Moving on to the meat of the matter, we hit another high note with our disc of duck liver parfait served with a glossy dollop of cherry sauce, cloud-like pistachio cream and generous hunks of hot-buttered brioche.
When enjoyed together, the result was delightfully decadent yet perfectly balanced, the thick cherry sauce adding a pleasing sour tang that cut through the fat like a samurai sword through silk.
The drinks: Be sure to give yourself ample time to pour over head sommelier Giovanni Ferlito’s 93-page wine tome. While wines from all of the world’s classic regions are present and correct, Etna-born Ferlito is keen to broaden the wine horizons of both seasoned oenophiles and nervous novices.
He is constantly adding exciting names to his list, including a number of orange wines following an eye-opening trip to Georgia, and drops from lesser-known wine nations like Japan, Uruguay and China. He even offers a selection of ancient sweet wines ‘by the spoon’ (10ml measure).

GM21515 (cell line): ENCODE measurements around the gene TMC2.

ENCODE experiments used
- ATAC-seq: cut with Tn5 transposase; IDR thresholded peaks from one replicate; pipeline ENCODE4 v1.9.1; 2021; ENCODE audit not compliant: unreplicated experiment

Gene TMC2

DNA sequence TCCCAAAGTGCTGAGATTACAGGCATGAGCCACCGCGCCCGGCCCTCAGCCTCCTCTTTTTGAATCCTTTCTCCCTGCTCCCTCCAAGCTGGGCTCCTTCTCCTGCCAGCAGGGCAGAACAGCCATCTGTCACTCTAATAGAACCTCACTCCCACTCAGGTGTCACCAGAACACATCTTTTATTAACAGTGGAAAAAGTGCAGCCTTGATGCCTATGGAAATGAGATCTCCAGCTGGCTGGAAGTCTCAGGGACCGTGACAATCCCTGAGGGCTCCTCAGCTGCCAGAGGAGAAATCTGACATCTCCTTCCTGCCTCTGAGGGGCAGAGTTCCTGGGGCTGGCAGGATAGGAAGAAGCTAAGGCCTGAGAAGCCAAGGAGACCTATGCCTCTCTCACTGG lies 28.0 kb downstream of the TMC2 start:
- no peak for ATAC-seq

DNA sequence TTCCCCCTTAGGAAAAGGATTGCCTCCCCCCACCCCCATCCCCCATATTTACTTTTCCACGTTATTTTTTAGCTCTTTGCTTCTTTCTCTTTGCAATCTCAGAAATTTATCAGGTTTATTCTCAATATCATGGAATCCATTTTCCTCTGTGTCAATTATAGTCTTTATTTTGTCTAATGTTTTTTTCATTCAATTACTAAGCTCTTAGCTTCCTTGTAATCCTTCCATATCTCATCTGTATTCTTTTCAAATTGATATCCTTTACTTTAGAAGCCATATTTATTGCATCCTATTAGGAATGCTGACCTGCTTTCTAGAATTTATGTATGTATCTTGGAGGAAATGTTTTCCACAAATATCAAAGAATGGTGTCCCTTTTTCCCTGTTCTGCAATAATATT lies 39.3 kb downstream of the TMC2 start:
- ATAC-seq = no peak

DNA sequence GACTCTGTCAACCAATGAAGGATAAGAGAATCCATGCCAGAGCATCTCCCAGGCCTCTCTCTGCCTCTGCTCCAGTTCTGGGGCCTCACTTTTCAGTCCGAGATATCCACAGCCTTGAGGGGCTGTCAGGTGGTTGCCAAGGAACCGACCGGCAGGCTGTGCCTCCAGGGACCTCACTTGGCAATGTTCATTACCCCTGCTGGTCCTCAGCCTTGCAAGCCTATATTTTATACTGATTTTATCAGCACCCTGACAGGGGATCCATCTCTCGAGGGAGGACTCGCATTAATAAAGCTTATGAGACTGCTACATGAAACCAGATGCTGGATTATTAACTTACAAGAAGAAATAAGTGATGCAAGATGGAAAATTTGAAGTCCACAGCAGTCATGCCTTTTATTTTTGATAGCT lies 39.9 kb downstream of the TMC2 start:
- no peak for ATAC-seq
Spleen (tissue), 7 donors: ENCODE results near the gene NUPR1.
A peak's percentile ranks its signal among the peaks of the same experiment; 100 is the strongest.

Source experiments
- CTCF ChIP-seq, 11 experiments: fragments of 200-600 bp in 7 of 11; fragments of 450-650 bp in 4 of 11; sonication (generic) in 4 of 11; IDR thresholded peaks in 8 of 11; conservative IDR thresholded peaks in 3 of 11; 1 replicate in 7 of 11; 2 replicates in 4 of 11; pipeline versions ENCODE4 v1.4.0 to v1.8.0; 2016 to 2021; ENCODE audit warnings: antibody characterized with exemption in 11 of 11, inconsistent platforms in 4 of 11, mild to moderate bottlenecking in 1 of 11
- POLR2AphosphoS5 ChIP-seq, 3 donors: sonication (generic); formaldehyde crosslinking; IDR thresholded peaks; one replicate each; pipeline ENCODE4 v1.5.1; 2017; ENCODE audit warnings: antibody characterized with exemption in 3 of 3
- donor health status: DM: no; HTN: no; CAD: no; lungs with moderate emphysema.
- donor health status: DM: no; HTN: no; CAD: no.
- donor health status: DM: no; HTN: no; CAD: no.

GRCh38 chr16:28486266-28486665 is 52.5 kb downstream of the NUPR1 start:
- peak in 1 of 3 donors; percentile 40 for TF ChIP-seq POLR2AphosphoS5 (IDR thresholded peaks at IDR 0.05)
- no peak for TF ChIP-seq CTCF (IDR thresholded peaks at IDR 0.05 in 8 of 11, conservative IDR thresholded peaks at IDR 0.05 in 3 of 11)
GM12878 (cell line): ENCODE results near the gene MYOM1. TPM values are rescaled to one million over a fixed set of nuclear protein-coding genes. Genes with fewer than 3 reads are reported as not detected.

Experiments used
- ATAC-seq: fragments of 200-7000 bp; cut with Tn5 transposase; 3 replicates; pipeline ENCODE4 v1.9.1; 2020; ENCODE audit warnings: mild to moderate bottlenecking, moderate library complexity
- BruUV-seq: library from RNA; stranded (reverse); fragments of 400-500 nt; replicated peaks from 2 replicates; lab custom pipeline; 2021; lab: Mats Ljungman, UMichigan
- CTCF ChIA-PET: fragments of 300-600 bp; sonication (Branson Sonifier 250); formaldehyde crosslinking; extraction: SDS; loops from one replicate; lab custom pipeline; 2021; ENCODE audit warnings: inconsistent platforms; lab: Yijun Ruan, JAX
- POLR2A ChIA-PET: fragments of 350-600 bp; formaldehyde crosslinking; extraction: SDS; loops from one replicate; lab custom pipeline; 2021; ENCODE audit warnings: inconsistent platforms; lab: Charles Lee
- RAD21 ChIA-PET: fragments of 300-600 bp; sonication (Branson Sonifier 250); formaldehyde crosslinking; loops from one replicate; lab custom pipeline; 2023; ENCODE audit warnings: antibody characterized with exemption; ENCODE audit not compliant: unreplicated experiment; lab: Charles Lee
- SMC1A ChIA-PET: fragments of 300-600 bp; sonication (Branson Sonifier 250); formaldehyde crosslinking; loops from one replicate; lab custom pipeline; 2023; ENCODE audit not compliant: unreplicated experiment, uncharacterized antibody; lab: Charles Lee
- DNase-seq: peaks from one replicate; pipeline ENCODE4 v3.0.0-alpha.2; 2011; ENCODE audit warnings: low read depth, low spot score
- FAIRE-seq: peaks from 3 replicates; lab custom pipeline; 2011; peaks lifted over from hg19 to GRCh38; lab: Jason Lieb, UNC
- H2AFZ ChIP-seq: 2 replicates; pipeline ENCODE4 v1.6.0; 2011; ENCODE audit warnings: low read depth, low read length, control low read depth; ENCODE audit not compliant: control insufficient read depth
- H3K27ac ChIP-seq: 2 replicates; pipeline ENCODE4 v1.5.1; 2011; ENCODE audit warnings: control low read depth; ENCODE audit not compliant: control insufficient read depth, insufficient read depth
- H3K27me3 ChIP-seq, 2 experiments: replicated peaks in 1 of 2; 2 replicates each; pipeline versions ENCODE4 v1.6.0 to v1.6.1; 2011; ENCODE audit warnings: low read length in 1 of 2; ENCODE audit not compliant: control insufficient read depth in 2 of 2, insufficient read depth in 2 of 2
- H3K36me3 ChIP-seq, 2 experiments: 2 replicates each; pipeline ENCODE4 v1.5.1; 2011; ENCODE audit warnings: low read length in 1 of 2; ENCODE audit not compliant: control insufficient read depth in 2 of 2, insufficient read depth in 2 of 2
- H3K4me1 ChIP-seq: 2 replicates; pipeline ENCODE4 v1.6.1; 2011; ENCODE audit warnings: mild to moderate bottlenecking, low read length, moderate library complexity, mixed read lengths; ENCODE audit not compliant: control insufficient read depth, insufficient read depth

So impressive is Ferlito’s forward-thinking list, particularly given the history of the venue, that we voted it as our number six restaurant in our latest Wine List Confidential guide. Ferlito and his team of seven sommeliers make good use of the Coravin, allowing the restaurant to serve upwards of 100 wines by the glass.
He encourages daring pairings, including a zippy, oak-aged Albariño from Rías Baixas with the Asian-inspired crab dish, and a honey and lime-scented Domaine Huet Vouvray demi-sec 2017 to cut through the fat of the foie gras.
However, the finest match of the lunch, dispensed by affable senior sommelier Arturo Scamardella, was a classic: Michel Bouzereau Meursault-Genevrières premier cru 2015 with the langoustine, its saline, citrus and mineral notes mingling seamlessly with the shellfish in a heavenly union that will live long in the memory.
Bollinger’s Granny Smith apple-laced La Grande Année 2008 meanwhile, made for an adventurous and successful pairing with a punchy dish of Isle of Mull scallops served in an unctuous broth with bacon-like cubes of smoked eel.